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About the Gallery

True South, Paul Dagys
August 17 - September 9 2006



“Learning about the South is a great step towards understanding America, for in some ways the rest of America is becoming more like the South, notably in her music, her politics, and her religious trends.  At times it seems the South has changed greatly, because of the influx of Northerners into urban centers.  But surveys show those whose roots are in the South retain a high degree of traditional attitudes in terms of family, religion, race, and militarism.  For many, the modern South is the remnant of a lost utopia.”


The South's identity, according to Flannery O'Connor, results from beliefs and qualities "absorbed from the scriptures and from her own history of defeat

and violation: a distrust of the abstract, a sense of human dependence on the grace of God, and knowledge that evil is not simply a problem  to be solved, but a mystery to be endured."


These photographs portray visual manifestations of that Southern identity. Along the back roads of the South, I’ve found stories written in faces, and in the ways we southerners embellish our vehicles and homes, our vernacular architecture, small business signs, even tombstones. I plan to continue searching for expressions of the South’s most creative aspects, as well as the tragic aspects of her history.  On a more universal level, these images are about people and places that have been around,  have taken a few hits, been battered and bruised but still find humor, hope and transcendence in everyday life.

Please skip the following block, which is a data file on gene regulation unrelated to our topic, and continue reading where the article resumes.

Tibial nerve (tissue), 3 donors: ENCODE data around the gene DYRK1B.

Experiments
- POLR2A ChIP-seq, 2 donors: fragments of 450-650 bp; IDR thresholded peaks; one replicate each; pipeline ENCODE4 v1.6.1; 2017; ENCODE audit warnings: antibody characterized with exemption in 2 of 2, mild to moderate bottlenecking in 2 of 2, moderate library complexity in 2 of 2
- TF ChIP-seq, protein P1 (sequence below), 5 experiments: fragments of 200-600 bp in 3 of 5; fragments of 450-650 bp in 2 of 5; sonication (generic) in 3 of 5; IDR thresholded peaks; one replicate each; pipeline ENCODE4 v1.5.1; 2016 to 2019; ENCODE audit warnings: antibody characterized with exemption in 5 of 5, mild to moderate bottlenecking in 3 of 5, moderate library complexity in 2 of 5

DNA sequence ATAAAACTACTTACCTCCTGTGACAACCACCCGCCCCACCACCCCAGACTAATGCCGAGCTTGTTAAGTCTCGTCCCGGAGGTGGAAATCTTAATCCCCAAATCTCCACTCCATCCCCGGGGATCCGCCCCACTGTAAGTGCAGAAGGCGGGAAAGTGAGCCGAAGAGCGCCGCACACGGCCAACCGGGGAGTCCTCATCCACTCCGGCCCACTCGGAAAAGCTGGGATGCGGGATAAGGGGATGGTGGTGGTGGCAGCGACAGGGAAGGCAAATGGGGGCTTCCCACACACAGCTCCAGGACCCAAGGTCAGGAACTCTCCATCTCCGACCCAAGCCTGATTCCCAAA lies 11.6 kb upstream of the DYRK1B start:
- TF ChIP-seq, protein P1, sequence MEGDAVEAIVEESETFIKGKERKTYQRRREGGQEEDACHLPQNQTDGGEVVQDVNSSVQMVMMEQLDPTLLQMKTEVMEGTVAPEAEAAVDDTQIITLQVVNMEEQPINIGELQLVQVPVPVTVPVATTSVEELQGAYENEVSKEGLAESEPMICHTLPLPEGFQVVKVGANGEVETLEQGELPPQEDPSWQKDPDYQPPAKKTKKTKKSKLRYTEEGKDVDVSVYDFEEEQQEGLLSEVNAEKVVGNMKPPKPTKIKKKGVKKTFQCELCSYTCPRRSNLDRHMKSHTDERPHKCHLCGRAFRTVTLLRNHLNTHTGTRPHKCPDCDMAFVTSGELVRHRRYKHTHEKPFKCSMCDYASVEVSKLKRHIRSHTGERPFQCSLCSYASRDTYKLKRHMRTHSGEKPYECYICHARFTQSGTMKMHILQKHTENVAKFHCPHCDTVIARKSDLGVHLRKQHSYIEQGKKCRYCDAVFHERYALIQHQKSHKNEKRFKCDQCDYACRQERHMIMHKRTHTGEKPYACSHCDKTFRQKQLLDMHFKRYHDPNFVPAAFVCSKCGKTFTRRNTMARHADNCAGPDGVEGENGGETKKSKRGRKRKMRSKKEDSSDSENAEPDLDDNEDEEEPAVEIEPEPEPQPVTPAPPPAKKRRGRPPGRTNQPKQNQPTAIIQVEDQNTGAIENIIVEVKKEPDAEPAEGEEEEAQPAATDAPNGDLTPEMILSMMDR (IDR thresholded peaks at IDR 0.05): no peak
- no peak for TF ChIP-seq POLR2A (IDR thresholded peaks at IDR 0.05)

Some photographs were produced with the assistance of a grant from the United Arts Council of Raleigh and Wake County.



About the Artist:


Paul Dagys feels most at home when on the road.  He is a pilgrim and born-again Buddhist, who once knew the secret of the universe but forgot it.  His photojournalism work has appeared in LIFE, Time, Smithsonian, People, Forbes, Parade, U.S. News, USA Weekend, Newsweek, Historic Preservation, and more than 100 other periodicals.  Recently, he has exhibited throughout the Triangle and in New York, Georgia, and Tennessee.

"The Big Shoe, South of the Border SC" Paul Dagys

20 Glenwood Ave. Raleigh NC 27603